The Tasmanian devil has been listed as an endangered species by the Tasmanian Government.
A deadly and disfiguring facial cancer, which often kills within months, has cut the island state’s wild devil population by as much as 60 per cent.
The reclassification from vulnerable to endangered status highlights the severe nature of the threat to the marsupial.
Primary Industries Minister David Llewellyn said the upgrading to endangered status reflected the plunge in the devil population resulting from the facial tumour disease. “The order has now been gazetted, and the new status becomes official today,” Mr Llewellyn said.
Wildlife and disease experts are working with state and commonwealth governments to combat the disease.
Tim Dub photograph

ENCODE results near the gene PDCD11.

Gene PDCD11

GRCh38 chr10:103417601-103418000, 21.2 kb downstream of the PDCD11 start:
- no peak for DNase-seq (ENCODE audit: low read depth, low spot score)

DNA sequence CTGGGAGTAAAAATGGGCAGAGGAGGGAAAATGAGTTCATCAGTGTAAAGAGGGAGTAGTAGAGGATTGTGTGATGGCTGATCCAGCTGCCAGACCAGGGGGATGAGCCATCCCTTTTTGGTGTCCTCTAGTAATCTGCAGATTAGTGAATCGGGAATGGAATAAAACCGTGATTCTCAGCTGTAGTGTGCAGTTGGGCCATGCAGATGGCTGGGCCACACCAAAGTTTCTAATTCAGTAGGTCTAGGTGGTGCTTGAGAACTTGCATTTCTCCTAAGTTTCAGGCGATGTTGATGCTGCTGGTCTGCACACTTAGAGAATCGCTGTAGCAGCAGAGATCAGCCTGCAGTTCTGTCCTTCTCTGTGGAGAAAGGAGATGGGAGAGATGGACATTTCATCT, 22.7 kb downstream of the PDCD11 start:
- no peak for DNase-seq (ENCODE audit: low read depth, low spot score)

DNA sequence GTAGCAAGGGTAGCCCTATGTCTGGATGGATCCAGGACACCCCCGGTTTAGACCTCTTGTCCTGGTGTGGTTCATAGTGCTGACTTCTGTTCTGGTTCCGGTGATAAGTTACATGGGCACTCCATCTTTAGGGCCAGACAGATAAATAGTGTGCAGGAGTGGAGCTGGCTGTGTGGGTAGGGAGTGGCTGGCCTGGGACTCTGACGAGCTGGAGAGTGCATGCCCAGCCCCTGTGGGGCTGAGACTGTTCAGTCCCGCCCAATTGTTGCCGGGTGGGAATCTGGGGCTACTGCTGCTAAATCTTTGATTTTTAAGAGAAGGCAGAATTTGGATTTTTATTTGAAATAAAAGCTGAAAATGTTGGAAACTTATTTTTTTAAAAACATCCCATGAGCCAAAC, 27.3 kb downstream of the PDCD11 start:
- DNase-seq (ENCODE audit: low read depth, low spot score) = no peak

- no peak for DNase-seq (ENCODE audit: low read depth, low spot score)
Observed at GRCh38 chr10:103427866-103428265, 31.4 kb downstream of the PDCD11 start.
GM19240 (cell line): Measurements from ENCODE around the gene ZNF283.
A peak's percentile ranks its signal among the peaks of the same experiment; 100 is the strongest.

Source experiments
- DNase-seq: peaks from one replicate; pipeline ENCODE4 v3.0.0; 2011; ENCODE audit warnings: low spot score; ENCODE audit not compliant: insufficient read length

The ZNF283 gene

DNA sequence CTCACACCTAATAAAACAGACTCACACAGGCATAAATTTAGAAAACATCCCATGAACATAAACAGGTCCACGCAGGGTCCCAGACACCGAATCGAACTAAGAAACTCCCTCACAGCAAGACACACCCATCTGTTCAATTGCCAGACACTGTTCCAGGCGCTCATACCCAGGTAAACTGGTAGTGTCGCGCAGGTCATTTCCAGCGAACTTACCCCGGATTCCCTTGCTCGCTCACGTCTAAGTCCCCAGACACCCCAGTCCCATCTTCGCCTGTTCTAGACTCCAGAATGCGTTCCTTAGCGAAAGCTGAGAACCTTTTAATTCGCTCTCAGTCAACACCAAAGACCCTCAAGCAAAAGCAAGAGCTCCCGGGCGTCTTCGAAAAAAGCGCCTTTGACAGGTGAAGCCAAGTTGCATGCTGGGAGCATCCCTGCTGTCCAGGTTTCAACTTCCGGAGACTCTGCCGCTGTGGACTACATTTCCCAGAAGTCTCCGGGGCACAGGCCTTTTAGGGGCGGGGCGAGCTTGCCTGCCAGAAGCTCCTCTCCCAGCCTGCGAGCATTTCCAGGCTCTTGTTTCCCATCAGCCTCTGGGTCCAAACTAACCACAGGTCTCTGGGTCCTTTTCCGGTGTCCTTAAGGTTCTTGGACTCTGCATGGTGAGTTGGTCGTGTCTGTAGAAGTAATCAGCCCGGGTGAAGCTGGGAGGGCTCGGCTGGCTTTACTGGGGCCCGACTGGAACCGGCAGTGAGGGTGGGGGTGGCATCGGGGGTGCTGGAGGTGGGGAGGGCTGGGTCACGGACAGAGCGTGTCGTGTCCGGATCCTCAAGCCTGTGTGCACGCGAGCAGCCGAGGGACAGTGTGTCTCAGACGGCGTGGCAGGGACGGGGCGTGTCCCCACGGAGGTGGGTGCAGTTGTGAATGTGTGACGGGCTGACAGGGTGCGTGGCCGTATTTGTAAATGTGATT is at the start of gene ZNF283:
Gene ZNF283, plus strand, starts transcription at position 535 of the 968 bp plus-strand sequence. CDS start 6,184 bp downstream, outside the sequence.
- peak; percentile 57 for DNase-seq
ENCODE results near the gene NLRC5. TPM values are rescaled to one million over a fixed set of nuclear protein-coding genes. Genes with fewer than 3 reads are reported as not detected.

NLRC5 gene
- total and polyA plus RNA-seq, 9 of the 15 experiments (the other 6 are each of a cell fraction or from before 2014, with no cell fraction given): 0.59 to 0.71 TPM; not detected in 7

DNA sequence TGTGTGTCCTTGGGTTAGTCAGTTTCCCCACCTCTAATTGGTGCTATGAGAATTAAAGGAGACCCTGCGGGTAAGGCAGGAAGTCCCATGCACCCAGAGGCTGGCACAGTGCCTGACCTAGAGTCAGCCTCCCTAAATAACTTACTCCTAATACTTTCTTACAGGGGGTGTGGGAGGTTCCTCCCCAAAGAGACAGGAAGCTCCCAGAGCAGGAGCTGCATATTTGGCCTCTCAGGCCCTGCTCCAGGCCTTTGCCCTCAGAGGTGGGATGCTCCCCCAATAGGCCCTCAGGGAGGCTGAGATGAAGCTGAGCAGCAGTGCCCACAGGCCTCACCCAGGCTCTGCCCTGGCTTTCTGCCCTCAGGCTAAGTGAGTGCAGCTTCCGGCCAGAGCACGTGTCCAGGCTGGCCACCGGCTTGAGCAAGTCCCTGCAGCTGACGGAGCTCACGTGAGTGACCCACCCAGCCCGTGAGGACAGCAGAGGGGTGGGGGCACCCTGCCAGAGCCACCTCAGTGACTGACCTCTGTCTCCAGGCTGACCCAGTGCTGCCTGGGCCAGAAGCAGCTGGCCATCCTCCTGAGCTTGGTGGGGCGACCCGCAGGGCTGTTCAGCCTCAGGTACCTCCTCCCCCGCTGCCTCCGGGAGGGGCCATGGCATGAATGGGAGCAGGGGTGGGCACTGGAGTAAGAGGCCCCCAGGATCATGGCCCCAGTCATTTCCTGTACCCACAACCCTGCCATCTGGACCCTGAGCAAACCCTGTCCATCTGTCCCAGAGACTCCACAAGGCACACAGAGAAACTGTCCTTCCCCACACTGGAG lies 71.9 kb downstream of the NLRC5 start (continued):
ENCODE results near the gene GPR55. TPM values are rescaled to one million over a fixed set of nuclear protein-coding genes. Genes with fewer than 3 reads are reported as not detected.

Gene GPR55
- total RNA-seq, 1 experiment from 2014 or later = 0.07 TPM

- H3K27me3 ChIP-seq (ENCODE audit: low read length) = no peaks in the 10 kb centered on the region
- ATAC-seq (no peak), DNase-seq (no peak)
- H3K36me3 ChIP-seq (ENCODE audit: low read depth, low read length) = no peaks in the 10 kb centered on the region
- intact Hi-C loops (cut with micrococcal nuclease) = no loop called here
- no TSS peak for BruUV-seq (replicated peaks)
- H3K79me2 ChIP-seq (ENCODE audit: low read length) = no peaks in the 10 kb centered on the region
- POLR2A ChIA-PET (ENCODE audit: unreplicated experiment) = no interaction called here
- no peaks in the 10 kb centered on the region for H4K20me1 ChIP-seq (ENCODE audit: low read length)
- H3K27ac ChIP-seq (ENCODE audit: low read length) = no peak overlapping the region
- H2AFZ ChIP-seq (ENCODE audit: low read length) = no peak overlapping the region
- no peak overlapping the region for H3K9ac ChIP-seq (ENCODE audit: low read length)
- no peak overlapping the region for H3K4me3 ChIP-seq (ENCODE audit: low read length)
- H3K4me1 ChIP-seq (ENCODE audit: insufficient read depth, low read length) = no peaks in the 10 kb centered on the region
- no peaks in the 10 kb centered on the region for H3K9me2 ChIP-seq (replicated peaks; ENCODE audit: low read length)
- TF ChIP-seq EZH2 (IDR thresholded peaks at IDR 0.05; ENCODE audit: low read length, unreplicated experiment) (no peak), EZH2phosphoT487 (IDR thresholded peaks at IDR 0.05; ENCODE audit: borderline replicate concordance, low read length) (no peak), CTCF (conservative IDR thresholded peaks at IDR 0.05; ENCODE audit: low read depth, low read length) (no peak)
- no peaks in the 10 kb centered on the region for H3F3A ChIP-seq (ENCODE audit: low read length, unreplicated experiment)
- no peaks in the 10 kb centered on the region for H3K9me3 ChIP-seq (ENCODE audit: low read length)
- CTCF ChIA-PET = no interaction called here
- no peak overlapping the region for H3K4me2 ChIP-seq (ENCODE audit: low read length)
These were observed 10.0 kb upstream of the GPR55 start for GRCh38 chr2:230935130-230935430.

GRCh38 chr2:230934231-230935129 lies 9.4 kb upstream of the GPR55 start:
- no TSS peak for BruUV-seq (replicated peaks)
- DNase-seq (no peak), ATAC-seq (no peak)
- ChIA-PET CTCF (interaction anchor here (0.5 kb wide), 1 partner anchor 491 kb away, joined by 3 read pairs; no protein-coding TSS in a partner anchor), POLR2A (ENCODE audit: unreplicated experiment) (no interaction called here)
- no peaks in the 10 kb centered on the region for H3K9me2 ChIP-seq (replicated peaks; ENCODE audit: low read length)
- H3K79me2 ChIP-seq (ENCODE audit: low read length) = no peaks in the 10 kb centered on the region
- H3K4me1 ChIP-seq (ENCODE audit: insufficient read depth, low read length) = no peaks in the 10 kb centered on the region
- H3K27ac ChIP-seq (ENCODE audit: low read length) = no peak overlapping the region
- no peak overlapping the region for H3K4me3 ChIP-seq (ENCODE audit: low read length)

Scientists have been shocked to find high levels of potentially carcinogenic flame retardant chemicals in Tasmanian devils, a discovery certain to fuel a global campaign to ban their use, according to Matthew Denholm, writing today in The Australian.
The Australian has obtained, under Freedom of Information, preliminary results of tests ordered by the Tasmanian Government on chemicals found in fat tissue from 16 devils.
They show surprisingly high concentrations of toxic chemicals used in flame retardants commonly found in computers, white goods, carpets and foam in bedding and furniture.
Scientists yesterday said more research was needed to establish if the chemicals helped trigger devil facial tumour disease, a rare communicable cancer that threatens to drive the carnivore to extinction.
The International Persistent Organic Pollutants Elimination Network said the findings also raised concerns for human health.
IPEN co-ordinator Mariann Lloyd-Smith said the findings added weight to “a global push to ban flame retardants, some of which have been linked to reproductive disorders and cancers in animals and humans.”